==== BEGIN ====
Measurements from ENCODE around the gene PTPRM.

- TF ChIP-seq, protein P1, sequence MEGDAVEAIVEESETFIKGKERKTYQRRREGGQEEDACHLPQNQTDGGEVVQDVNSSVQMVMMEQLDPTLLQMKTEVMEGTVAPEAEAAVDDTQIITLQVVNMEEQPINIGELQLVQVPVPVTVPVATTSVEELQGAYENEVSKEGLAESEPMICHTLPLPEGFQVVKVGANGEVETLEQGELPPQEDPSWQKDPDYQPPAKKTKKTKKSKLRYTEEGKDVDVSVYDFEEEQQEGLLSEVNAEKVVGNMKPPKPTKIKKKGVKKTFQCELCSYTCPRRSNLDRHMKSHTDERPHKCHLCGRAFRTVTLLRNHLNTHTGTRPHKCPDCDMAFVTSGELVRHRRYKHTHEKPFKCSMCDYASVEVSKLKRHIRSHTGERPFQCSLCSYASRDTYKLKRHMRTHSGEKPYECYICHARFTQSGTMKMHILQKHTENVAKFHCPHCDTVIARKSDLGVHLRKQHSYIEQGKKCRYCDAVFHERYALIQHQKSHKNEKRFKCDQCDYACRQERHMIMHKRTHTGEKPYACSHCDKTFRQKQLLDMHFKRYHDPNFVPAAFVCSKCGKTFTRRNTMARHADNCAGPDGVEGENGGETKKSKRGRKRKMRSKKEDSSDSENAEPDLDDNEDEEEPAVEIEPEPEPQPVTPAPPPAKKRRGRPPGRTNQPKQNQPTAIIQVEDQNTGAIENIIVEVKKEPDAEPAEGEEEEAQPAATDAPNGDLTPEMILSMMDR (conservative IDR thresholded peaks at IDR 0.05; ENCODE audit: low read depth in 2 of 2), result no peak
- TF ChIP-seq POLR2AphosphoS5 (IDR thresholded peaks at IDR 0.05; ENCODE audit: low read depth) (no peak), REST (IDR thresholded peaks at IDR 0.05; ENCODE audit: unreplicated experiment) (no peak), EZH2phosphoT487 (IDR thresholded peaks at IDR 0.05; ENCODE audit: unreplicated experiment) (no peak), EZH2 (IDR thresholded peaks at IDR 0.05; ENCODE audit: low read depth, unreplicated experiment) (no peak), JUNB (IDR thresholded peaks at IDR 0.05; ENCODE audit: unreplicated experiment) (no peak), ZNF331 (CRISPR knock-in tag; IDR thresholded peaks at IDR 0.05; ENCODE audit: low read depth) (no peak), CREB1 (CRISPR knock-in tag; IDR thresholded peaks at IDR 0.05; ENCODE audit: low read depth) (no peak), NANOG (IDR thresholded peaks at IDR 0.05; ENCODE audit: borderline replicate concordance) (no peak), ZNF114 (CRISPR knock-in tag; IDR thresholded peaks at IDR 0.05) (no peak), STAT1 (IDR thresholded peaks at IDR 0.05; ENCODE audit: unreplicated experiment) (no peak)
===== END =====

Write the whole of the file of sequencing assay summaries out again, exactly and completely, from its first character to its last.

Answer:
Measurements from ENCODE around the gene PTPRM.

- TF ChIP-seq, protein P1, sequence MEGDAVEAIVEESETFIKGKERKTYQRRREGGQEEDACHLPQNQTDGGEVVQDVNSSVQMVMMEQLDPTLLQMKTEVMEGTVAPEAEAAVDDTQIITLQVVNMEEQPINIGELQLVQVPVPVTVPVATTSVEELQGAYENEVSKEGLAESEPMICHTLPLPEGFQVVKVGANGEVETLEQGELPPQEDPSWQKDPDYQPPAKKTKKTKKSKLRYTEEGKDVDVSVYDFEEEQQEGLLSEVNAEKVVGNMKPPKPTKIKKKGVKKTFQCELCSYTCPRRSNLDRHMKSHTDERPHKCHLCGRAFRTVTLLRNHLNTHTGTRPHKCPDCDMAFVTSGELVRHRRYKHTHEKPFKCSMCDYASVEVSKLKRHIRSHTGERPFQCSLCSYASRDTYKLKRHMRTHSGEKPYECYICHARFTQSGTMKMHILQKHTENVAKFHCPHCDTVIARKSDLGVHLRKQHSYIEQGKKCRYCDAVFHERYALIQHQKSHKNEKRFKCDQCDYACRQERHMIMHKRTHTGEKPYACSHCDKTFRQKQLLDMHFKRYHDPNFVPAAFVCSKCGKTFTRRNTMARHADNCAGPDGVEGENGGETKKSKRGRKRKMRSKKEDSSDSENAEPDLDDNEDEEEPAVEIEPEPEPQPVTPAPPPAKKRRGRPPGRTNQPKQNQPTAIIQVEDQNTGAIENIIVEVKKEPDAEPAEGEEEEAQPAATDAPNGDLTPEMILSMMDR (conservative IDR thresholded peaks at IDR 0.05; ENCODE audit: low read depth in 2 of 2), result no peak
- TF ChIP-seq POLR2AphosphoS5 (IDR thresholded peaks at IDR 0.05; ENCODE audit: low read depth) (no peak), REST (IDR thresholded peaks at IDR 0.05; ENCODE audit: unreplicated experiment) (no peak), EZH2phosphoT487 (IDR thresholded peaks at IDR 0.05; ENCODE audit: unreplicated experiment) (no peak), EZH2 (IDR thresholded peaks at IDR 0.05; ENCODE audit: low read depth, unreplicated experiment) (no peak), JUNB (IDR thresholded peaks at IDR 0.05; ENCODE audit: unreplicated experiment) (no peak), ZNF331 (CRISPR knock-in tag; IDR thresholded peaks at IDR 0.05; ENCODE audit: low read depth) (no peak), CREB1 (CRISPR knock-in tag; IDR thresholded peaks at IDR 0.05; ENCODE audit: low read depth) (no peak), NANOG (IDR thresholded peaks at IDR 0.05; ENCODE audit: borderline replicate concordance) (no peak), ZNF114 (CRISPR knock-in tag; IDR thresholded peaks at IDR 0.05) (no peak), STAT1 (IDR thresholded peaks at IDR 0.05; ENCODE audit: unreplicated experiment) (no peak)